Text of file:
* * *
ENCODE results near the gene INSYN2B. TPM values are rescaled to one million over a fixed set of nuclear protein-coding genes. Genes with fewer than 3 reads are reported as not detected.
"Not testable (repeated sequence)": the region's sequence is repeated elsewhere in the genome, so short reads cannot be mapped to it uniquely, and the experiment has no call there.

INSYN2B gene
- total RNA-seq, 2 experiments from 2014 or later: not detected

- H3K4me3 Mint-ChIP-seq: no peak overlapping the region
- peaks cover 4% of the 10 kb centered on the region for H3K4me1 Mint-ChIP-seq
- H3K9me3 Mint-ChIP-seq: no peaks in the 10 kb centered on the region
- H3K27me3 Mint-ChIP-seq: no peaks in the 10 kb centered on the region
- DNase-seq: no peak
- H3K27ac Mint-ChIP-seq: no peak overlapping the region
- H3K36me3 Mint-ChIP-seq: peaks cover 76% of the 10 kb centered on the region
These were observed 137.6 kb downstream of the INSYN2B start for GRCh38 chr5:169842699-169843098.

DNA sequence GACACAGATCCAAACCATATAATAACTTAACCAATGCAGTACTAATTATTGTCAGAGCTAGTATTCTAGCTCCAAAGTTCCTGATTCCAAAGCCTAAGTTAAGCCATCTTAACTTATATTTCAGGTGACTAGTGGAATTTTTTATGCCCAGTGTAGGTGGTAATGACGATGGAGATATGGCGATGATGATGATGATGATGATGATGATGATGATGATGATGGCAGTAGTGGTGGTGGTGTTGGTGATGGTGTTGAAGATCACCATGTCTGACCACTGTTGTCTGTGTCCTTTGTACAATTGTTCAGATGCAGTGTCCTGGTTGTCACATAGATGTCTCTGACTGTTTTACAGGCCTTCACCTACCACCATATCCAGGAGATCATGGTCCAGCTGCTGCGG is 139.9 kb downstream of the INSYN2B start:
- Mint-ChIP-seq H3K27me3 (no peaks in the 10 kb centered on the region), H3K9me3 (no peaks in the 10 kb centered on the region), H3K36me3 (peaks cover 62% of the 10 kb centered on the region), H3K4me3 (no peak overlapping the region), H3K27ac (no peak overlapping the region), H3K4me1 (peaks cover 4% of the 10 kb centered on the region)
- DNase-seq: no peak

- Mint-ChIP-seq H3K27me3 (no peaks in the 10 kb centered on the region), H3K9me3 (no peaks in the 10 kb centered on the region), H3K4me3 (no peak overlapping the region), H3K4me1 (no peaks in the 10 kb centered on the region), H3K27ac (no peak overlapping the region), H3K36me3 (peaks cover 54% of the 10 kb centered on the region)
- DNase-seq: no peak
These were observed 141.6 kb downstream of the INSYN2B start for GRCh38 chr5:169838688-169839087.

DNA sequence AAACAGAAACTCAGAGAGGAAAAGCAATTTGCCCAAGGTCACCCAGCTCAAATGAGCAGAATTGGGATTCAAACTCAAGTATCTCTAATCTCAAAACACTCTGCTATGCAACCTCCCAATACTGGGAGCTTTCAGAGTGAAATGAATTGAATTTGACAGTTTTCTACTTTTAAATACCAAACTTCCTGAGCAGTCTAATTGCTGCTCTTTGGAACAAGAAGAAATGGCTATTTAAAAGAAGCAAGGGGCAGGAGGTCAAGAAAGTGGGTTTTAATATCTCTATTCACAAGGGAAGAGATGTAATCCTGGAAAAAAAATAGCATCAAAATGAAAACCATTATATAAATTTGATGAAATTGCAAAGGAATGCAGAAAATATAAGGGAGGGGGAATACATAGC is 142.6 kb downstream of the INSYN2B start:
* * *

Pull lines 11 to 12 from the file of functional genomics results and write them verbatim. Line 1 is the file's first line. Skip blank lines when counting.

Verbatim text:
- H3K36me3 Mint-ChIP-seq: peaks cover 76% of the 10 kb centered on the region
These were observed 137.6 kb downstream of the INSYN2B start for GRCh38 chr5:169842699-169843098.